A new report suggests a critical piece of the next-generation GPS system that has already been plagued by delays could be pushed back even further, a conclusion disputed by primary contractor Raytheon.

A May 21 Government Accountability Office report concludes that development of the GPS next-generation operational control system (OCX), a $6.2 billion program that is already five years behind schedule, will likely continue to see delays given the Air Force’s penchant for underestimating the amount of time necessary to develop it.

OCX is an essential piece of the ground system infrastructure that will allow the Air Force to fully command and control the next generation of GPS satellites and is part of the ongoing efforts to modernize GPS. Unlike the current system, OCX will provide a cybersecure ground system that can use M-code, a more robust, encrypted GPS signal used by the military, as well as newer civilian signals that can improve accuracy.

Raytheon, the primary contractor for OCX, pushed back against the GAO’s findings in a statement.

“The GAO assessment was never discussed with Raytheon, and their findings are inaccurate,” said Dave Wajsgras, president of Raytheon’s intelligence, information and services business. “From what we can tell, the assessment was likely based upon partial and stale information. We’ve met all of our program milestones and, importantly, held both schedule and cost performance objectives since September 2017. We will deliver the full system by our June 2021 contractual deadline.”

The GAO noted in its report that it interviewed Raytheon officials during its audit, which stretched from November 2017 to May 2019.

OCX is already five years behind schedule and $2.5 billion more expensive than anticipated, according to the GAO. The program has seen its costs grow from an original estimate of $3.7 billion in 2012 to $6.2 billion, a 68 percent increase, triggering a Nunn-McCurdy unit cost breach in 2016. A Nunn-McCurdy unit cost breach requires a program to be shut down unless the Department of Defense intervenes and approves a new, reasonable cost estimate. In response to the breach, the Air Force updated their program schedule in September 2018 and now expect the program to be completed by April 2023.

In 2016, the Department of Defense concluded that the cost overruns were due to an unrealistic schedule, underestimating the cost of cybersecurity measures, a lack of software expertise in the government and poor systems engineering by Raytheon.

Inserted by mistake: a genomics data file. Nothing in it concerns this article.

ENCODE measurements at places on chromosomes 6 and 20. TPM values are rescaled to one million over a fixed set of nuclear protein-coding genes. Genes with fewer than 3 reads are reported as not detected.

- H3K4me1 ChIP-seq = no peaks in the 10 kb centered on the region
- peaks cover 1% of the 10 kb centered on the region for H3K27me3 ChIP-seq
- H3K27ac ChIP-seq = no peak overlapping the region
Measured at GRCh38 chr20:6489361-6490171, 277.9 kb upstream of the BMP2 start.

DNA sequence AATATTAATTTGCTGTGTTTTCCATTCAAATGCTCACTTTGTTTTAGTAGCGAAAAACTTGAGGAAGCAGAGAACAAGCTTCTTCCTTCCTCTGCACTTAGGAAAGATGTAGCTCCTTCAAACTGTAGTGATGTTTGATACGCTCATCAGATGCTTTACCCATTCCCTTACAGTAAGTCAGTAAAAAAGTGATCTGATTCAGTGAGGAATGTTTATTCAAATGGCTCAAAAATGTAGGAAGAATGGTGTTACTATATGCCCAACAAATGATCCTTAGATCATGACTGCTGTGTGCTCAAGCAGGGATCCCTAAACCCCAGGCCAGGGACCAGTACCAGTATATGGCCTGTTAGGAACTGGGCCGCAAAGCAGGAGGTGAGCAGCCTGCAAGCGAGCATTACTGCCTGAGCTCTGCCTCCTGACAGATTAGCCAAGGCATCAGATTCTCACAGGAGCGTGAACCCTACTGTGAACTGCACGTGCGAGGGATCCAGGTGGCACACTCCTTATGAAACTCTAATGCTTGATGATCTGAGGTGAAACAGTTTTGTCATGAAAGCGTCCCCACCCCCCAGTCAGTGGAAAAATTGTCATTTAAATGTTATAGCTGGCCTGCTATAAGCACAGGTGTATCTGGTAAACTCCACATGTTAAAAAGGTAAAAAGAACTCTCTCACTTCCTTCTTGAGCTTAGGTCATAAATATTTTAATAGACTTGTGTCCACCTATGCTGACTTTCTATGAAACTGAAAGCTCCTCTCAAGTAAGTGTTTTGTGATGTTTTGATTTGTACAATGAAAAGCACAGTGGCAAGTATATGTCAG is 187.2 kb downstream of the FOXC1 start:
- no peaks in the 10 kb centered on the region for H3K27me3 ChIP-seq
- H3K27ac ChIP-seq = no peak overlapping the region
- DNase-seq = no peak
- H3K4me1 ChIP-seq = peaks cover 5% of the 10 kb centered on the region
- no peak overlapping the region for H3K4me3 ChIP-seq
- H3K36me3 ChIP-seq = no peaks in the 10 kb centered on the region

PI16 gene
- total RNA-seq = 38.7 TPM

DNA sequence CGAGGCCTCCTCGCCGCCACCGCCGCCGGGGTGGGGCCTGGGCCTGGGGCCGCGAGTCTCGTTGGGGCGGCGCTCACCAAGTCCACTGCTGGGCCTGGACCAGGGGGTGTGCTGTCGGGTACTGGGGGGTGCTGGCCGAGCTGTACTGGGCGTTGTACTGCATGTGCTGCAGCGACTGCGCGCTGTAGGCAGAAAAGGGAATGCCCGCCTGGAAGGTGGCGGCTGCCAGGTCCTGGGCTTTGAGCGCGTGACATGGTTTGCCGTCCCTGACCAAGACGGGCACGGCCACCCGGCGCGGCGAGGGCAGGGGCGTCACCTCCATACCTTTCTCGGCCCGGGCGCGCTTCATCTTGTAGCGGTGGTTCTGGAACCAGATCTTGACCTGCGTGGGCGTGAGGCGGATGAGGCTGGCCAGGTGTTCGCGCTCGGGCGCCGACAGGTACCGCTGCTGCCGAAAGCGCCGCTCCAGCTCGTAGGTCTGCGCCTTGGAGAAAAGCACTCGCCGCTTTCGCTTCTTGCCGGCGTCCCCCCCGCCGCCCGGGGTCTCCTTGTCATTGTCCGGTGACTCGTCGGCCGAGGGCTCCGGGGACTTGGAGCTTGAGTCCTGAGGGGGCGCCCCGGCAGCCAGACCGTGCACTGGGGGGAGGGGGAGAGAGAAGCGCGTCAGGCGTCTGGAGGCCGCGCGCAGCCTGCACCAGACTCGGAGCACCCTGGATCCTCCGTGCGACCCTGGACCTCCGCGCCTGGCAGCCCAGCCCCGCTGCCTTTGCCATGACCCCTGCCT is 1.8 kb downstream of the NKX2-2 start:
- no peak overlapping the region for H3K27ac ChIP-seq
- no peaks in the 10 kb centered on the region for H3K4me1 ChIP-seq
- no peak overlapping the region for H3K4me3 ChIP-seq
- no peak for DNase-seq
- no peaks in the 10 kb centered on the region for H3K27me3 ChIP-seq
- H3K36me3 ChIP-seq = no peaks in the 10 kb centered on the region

“Systems engineering work was part of issue, but it was a complex combination of factors that drove the cost increases,” said Bill Sullivan, vice president of the GPS OCX program in a statement provided to C4ISRNET. “The DoD report is from 2016. Working closely with the USAF, we have made tremendous strides in the last 3 years. Proof of that progress was clearly evident in the 2018 launch of the first GPS III satellite.”

But the GAO suspects that further delays are likely due to what they characterize as an optimistic program schedule with significant development remaining. The report notes that while the speed of software development has improved, most of the reserve time built into the new program schedule has already been eaten up by the roll out of a new development methodology.

The Air Force has acknowledged that delays are also possible during a seven-month testing period following delivery by Raytheon due to “concurrency, test plan uncertainty, and risks of late discovery of problems.”

The GAO suggests that some of those delays could be addressed by an independent assessment of the full OCX program schedule by the end of the year, a step they say is in line with best practices. The report notes, however, that the Department of Defense disagreed with their recommendations.

Even as OCX has floundered in development, GPS modernization has been moving ahead. In December 2018, the first GPS III satellite was launched into orbit. With OCX not expected to be available until 2022 at the earliest, the Air Force has worked to update the current command and control system so that it can control the GPS III satellites, albeit without their more advanced capabilities. The upgrades should allow the current system to use a more limited form of M-code called M-code Early Use.

Raytheon made clear in response to questions the company had no intention of making any adjustments in response to the GAO report.

“We are on a strong path toward full system delivery, and we have no plans to make any changes to program execution based on the GAO report,” Sullivan said.

Nathan Strout covers space, unmanned and intelligence systems for C4ISRNET.

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